1. You have a solid group of people you can depend on. Friends, family, roommates, significant others, coworkers. Whether they’re down the hall or hundreds of miles away, you know that there are always people you can turn to for advice, encouragement, or simply laughter. As they said in It’s A Wonderful Life: “Remember no man is a failure who has friends.”
2. You’re doing things that scare you. Nothing is more invigorating than the adrenaline that comes with pushing ourselves further than we’ve ever pushed ourselves before.
3. You’re continuing to get an education in any way that you can. It doesn’t have to mean grad school, but it can. As long as you’re making a conscious effort to keep learning – whether that’s by simply reading books or by taking a class that lets you explore your creative side or learning a new instrument or anything else that expands your brain – you’re doing it right.
4. You’re at least trying to figure out what it is that you want to do with this life. Some people figure it out at fifteen. Some people figure it out at fifty-two. There’s no right age or time to find your calling. The important thing is that you’re putting yourself out there, you’re opening yourself up to new things, and you’re having experiences every day that will bring you that much closer to what you want to do.
5. Your world is getting bigger rather than smaller. Maybe for you that means moving to a new city by yourself. Maybe it means becoming an expert in a field that was once foreign to you. Maybe it just means interacting with new people. All that matters is that you’re pushing outwards rather than receding inwards.
6. You’ve already begun to deal with failure. Some would see this as a sign of weakness, a sign that your twenties are a catastrophe. But real life contains a lot of failures, for everyone – even some of the most successful people you know. The sooner you learn how to confront failure, how to get over it, and, most importantly, how to keep rebounding after you’ve been through it, the better you will do in this world.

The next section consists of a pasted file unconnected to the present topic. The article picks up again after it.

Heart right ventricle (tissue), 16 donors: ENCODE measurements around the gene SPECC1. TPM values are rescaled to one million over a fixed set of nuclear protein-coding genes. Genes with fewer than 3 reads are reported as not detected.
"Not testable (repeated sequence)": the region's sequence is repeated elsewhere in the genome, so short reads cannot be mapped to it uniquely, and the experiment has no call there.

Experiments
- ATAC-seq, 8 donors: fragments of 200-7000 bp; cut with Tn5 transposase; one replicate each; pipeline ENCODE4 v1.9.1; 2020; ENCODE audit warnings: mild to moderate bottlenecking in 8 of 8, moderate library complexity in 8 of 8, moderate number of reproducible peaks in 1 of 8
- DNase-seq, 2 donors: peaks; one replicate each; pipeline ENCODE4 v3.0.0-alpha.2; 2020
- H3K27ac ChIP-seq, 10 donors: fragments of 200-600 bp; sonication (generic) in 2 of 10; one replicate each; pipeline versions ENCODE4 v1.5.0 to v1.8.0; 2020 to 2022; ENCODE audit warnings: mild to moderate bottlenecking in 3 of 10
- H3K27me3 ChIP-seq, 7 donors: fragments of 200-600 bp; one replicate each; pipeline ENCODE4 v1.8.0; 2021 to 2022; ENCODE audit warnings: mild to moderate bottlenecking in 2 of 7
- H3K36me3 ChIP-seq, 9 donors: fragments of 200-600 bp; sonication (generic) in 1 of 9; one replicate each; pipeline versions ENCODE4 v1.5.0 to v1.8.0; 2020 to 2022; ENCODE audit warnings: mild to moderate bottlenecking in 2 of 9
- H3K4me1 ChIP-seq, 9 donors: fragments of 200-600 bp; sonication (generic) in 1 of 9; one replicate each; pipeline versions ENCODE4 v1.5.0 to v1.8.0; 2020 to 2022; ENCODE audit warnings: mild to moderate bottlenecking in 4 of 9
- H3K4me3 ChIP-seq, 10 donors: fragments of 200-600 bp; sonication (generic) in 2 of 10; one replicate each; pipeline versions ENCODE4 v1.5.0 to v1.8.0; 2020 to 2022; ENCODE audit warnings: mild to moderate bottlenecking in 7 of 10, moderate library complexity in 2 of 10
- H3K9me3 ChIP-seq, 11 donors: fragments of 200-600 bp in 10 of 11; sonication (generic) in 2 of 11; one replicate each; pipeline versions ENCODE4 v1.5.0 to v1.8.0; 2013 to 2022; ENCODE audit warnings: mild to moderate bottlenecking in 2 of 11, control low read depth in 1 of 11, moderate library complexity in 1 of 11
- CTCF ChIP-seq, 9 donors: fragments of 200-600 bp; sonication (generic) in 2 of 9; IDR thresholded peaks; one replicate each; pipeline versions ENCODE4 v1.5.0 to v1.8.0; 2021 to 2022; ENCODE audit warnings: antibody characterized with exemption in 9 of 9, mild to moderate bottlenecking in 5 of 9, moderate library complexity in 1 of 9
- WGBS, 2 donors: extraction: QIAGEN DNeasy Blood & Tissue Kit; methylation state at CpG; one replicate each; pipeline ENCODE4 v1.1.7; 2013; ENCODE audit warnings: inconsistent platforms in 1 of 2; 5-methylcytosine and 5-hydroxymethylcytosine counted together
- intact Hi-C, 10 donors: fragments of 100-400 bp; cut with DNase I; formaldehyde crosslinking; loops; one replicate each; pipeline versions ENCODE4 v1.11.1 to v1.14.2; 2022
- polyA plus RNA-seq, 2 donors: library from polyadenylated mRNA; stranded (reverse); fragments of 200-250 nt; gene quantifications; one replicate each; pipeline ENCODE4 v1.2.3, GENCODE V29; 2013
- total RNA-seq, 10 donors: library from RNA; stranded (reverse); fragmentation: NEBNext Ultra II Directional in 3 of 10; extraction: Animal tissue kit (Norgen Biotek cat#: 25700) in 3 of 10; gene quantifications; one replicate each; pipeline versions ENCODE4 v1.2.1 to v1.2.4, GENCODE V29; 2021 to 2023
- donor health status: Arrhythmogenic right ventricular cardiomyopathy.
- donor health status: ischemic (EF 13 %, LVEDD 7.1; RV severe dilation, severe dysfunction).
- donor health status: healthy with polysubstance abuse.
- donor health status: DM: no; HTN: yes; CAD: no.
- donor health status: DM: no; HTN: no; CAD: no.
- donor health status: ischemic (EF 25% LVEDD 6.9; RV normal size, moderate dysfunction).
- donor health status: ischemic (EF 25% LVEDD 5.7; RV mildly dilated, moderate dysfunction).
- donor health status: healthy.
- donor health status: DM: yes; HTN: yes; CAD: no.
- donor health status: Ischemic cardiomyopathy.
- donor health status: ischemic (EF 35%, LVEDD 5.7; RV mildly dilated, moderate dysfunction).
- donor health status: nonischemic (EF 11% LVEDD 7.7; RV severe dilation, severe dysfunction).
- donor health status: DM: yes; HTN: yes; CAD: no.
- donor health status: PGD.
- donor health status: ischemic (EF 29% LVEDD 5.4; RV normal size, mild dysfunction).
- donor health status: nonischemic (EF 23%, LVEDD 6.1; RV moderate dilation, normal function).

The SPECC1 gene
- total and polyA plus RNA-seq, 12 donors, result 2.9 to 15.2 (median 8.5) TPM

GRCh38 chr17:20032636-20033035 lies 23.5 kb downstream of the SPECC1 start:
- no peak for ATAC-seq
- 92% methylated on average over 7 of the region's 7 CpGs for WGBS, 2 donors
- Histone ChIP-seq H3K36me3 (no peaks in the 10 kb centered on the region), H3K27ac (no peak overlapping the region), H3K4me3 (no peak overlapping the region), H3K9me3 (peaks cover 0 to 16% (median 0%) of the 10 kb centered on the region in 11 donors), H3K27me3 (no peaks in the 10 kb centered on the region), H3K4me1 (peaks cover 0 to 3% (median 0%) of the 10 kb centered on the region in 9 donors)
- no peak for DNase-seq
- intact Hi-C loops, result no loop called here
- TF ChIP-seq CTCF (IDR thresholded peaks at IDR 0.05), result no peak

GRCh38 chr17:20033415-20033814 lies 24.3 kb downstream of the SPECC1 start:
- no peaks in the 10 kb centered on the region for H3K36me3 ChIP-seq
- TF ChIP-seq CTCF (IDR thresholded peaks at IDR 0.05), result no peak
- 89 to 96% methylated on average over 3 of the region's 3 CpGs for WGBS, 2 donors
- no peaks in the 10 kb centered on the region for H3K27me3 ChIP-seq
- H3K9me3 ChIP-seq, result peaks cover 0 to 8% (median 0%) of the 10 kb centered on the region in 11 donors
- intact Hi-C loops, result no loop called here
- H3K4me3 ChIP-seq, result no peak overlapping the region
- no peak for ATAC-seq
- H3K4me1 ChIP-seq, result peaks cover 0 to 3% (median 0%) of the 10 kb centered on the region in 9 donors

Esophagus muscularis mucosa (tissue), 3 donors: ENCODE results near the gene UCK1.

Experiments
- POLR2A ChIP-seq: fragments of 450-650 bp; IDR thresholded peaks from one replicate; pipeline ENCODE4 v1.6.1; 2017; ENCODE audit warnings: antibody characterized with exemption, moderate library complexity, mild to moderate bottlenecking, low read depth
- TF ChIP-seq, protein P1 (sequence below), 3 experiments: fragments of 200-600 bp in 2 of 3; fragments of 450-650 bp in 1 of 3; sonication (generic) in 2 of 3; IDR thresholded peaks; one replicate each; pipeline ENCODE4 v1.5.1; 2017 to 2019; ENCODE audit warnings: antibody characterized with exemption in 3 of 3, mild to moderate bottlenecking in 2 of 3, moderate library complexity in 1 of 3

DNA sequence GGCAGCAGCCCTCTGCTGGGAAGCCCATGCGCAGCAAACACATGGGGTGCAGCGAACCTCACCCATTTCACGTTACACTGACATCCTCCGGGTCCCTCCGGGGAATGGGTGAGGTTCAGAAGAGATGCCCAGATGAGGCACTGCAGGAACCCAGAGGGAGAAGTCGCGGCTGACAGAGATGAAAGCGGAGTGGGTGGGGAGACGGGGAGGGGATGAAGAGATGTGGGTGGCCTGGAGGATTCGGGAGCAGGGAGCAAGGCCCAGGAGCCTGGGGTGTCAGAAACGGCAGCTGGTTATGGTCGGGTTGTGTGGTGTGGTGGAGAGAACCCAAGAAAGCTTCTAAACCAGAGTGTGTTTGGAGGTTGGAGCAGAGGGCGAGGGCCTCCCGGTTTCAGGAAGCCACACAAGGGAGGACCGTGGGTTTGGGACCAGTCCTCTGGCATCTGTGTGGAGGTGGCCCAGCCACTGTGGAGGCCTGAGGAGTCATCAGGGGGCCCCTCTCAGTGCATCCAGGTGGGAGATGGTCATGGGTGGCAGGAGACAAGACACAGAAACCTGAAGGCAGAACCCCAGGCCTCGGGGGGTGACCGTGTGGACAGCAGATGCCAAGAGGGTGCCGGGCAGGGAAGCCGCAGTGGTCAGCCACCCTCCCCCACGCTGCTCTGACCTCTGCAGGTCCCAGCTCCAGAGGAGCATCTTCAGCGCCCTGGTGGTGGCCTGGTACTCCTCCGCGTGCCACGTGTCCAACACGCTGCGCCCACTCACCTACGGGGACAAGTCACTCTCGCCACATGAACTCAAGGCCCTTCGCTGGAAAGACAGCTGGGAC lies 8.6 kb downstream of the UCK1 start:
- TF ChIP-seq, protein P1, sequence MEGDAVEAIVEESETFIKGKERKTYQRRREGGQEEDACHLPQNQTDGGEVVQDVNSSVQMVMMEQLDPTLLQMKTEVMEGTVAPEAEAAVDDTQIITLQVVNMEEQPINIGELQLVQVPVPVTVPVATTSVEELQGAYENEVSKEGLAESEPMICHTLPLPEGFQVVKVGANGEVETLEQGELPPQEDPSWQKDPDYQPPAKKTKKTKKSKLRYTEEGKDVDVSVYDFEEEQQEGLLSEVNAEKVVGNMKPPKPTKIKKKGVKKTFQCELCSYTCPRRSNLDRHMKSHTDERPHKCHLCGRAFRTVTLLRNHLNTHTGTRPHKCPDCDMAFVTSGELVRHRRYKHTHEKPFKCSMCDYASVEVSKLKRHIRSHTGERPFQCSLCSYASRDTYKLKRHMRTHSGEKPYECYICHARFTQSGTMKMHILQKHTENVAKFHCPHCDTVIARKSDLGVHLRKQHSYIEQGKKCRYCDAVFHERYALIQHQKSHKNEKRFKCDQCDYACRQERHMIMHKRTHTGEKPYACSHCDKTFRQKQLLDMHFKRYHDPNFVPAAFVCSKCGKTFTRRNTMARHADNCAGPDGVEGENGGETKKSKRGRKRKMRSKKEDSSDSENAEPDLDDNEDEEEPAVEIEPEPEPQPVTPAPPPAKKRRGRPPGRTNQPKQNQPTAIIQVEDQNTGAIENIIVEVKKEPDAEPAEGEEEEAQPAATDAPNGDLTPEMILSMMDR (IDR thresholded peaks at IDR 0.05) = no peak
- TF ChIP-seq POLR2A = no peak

7. You’re taking care of your body. Eating the right foods, drinking responsibility, going to the doctor when you need to, and getting enough sleep are doing more things for your body and your mind than you will ever truly know.
8. You’re practicing gratitude. Saying ‘thank you’ more often, thinking of what you’re grateful for as you fall asleep, appreciating precious time with loved ones. However we go about it, practicing gratitude is such a simple way to maintain a healthier and more positive attitude.
9. You’re always taking social media with a grain of salt. We’ve all got our guilty pleasures, and for many of us, one of those includes consistently scrolling through Facebook and Instagram. It’s not the most beneficial habit in the world, but as long as you can look at it objectively and not get too caught up in whose life is better than whose, you’re doing pretty okay.
10. You are learning how to budget. Not just with rent, utilities, car payments, and student loans. You’re also learning how to balance out your smaller choices – that if you eat out tonight, you’ll spend less money on alcohol this weekend, etc. Even if making small changes doesn’t feel admirable in the moment, it always pays off over time.